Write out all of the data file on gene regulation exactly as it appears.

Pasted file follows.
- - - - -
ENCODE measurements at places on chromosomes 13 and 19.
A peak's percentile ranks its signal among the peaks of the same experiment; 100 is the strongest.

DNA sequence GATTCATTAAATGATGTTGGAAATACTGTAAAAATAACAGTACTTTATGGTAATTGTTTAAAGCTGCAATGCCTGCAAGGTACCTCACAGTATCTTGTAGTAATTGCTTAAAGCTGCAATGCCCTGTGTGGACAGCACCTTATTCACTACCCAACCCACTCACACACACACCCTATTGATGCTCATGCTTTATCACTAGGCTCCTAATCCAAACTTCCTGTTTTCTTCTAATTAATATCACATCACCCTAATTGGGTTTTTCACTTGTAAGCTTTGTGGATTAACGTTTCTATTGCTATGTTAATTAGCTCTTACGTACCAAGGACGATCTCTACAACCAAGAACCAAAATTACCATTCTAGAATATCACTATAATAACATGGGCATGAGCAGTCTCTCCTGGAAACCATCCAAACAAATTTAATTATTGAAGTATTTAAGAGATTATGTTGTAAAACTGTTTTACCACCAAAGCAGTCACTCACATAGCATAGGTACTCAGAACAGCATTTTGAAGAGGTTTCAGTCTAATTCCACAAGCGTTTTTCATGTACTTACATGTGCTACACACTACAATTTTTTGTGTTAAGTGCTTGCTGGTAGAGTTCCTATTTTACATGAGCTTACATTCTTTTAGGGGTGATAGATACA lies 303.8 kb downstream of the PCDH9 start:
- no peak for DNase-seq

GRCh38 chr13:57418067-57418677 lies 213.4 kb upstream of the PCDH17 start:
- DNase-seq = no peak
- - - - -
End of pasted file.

ENCODE measurements at places on chromosomes 13 and 19.
A peak's percentile ranks its signal among the peaks of the same experiment; 100 is the strongest.

DNA sequence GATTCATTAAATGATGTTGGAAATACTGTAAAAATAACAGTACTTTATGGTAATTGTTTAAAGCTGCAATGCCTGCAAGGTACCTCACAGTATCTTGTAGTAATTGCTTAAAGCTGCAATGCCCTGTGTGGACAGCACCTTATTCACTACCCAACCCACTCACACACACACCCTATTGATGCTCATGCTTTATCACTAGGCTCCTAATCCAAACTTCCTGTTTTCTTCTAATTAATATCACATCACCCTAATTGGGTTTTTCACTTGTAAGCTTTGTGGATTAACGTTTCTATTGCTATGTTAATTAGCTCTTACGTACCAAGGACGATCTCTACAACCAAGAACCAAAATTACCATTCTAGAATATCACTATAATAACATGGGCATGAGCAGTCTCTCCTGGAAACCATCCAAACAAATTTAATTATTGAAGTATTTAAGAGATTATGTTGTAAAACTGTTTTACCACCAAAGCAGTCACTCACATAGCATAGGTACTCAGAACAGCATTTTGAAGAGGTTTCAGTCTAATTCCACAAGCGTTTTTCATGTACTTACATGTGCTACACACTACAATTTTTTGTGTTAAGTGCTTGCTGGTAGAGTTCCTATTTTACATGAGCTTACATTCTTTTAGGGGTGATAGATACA lies 303.8 kb downstream of the PCDH9 start:
- no peak for DNase-seq

GRCh38 chr13:57418067-57418677 lies 213.4 kb upstream of the PCDH17 start:
- DNase-seq = no peak